In 1891, when Herman Melville died, it seemed likely that the 21st century might never hear of him. At the time of his death, Melville’s books, including Moby Dick, were out of print. His final work, a novella titled Billy Budd, remained unpublished. So, what happened?
It’s actually more about what didn’t happen. As is sometimes the case, history didn’t have its way. But the future did in the form of a new generation that saw in Melville enough to resurrect and grant him a respected place in the annals of literature.
A renewed interest in Melville’s works began in 1919, not quite 30 years after his passing. It was kickstarted by a new era eager to reevaluate what the previous century had discarded. And it wasn’t the first or the last time the future had a definitive say about a writer or artist.
Leni Riefenstahl was the director of Olympia, a documentary about the 1936 Olympics held in Berlin that used tracking shots to follow athletes and slow-motion sequences much like today’s coverage of the same event. She was given royal treatment by MGM’s Louis B. Mayer and Walt Disney when she visited the U.S. in 1938. Today, she is known more for her Triumph of the Will and other Nazi propaganda films so that any accomplishments she achieved as a filmmaker remain overshadowed by her politics.
Even impressionist paintings have a complicated backstory. The style can be traced to Parisian artists like Claude Monet in the 1860s, but the term “impressionist” was intended as something very different at the time. In 1874, a critic reportedly reduced all the art at a Paris exhibition as “impressions,” the term meant as a derogatory statement, a punishment for a style blatantly shunning the look of classical art. Over time, the demeaning name was retained by subsequent generations, transforming it from an insult to praise.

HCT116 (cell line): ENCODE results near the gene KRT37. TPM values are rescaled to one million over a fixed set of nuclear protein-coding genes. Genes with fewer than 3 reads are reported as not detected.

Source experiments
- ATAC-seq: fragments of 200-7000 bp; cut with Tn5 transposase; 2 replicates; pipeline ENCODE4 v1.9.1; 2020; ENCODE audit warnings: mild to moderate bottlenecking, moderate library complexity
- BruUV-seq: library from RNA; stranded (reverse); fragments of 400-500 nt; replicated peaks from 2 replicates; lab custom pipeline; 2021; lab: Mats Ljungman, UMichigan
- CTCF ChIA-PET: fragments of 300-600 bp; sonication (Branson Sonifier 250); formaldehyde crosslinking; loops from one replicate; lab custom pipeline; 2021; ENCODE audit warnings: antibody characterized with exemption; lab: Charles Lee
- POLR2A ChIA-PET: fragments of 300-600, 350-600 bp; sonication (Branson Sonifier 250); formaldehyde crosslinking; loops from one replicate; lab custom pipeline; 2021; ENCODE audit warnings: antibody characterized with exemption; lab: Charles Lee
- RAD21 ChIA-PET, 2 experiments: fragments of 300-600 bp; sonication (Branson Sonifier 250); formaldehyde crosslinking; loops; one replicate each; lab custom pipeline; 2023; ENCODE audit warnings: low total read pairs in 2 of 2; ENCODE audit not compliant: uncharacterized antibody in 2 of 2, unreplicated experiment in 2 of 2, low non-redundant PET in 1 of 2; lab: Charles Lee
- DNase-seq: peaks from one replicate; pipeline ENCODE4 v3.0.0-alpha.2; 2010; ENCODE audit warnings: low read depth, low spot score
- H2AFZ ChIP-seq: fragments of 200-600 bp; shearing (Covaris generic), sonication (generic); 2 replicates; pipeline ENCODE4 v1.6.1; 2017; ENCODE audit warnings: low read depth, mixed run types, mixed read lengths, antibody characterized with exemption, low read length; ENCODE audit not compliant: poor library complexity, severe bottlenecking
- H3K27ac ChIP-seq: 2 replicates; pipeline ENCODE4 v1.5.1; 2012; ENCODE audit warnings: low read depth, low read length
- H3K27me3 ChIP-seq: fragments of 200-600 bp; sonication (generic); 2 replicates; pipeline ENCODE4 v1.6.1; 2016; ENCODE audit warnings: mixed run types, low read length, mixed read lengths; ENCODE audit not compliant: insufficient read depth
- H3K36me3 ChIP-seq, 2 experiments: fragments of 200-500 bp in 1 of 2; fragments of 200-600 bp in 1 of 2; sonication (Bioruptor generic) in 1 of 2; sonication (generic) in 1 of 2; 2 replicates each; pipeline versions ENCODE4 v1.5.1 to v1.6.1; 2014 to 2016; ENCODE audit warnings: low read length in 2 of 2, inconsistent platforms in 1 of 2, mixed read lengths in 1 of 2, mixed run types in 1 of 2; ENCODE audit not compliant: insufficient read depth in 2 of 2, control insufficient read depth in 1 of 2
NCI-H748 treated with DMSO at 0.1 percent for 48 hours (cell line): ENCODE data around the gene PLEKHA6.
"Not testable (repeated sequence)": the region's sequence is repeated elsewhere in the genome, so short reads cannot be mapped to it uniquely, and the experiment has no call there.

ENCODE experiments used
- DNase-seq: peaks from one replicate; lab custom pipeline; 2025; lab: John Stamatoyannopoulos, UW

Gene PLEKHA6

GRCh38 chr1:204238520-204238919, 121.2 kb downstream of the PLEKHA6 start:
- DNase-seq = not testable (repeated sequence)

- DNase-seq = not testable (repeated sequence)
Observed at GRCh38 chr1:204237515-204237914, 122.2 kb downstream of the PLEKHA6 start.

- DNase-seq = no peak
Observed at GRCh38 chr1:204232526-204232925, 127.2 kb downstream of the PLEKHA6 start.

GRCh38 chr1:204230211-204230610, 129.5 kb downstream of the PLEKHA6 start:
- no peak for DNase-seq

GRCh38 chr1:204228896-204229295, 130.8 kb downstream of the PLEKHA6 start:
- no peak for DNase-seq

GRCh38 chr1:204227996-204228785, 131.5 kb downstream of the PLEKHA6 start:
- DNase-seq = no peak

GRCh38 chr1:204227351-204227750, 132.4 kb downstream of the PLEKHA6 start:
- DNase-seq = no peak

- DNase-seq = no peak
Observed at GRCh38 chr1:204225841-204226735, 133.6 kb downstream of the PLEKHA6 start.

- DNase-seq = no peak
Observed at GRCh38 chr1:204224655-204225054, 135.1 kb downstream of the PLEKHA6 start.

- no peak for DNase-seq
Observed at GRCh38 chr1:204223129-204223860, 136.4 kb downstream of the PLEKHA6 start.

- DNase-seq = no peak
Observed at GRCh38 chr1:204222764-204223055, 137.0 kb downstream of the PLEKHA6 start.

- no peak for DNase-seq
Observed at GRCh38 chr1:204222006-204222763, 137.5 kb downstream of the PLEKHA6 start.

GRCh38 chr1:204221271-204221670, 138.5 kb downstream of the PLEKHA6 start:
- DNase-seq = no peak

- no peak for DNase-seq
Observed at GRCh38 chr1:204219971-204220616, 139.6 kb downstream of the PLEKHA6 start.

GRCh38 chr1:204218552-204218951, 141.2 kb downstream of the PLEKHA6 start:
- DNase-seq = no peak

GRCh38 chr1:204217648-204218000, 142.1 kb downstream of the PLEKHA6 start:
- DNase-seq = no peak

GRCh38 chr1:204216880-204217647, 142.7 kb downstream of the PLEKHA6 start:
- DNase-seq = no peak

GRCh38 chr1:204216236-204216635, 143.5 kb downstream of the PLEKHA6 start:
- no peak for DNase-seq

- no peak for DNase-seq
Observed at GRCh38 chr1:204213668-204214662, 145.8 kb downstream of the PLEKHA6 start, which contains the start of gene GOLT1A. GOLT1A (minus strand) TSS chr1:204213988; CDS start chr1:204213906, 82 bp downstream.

And then there are those whose style received a name only after the fact. The British poets of the second half of the 18th century, including William Blake, William Wordsworth and Samuel Taylor Coleridge, had not been interested in categorizing themselves with a title, yet today they are classified as Romantic poets.
In his “Preface to the Lyrical Ballads,” Wordsworth provided a manifesto for this literary revolution that used poetry to celebrate emotion, imagination, individuality and nature, but he did not use the word “romantic.” It was left to the next generation to christen the era during the 1820s, approximately 50 years after the movement had begun and concurrent with the deaths of the three most notable contributors to its second wave: Byron, Shelley and Keats.
Today, we call the music of the Band “Americana,” a term that encompasses the roots music of the U.S. and its legacy. But the members of the Band, most of whom were Canadian, never called it that because “Americana” is a word that started to be applied to music only several decades ago, approximately 30 years after the group’s first album was released. Similarly, Gram Parsons, whose fame peaked 50 years ago, is categorized as alt-country, a classification that didn’t exist until recently. Parsons referred to his songs as “Cosmic American Music.”
All of this is to say that the future has a way of determining the past. Each new era has both the advantage of hindsight and the disadvantage of the hubris that tends to accompany successors. It can embrace what was once unfavored, weed out what it feels does not belong, impose the labels it sees fit to foist on the past and adapt what originated previously to fit its own timeframe. What it never does, though, is contemplate that its own undertakings will become the scrutiny of forthcoming generations.